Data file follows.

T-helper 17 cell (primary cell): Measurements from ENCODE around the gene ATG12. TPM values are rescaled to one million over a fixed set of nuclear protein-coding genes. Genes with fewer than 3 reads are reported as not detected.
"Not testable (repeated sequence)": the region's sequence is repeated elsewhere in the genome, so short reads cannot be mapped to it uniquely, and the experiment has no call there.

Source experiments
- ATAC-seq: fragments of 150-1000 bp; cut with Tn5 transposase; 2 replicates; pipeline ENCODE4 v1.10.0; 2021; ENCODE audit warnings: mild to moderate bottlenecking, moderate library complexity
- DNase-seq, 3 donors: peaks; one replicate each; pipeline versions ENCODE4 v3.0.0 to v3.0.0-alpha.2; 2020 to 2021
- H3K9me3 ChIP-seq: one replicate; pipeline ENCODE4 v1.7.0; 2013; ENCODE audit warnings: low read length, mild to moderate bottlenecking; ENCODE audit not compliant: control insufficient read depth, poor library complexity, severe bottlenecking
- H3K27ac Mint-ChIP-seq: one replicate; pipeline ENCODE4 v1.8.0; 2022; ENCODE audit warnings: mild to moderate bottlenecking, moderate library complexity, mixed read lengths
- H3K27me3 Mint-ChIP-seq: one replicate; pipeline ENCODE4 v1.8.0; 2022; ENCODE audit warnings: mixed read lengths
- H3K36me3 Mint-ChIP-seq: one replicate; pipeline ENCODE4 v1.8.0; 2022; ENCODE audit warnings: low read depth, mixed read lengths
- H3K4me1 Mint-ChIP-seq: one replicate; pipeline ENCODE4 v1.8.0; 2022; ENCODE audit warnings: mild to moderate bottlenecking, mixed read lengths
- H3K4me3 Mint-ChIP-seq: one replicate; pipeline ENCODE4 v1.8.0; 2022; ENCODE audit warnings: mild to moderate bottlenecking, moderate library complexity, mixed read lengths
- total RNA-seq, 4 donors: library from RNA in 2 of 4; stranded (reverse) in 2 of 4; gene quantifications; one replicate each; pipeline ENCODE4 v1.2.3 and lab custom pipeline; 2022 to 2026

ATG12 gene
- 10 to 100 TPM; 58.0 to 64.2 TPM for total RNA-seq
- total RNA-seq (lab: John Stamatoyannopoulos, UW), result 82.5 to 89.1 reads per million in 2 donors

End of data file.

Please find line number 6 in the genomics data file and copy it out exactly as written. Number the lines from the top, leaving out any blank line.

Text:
- H3K9me3 ChIP-seq: one replicate; pipeline ENCODE4 v1.7.0; 2013; ENCODE audit warnings: low read length, mild to moderate bottlenecking; ENCODE audit not compliant: control insufficient read depth, poor library complexity, severe bottlenecking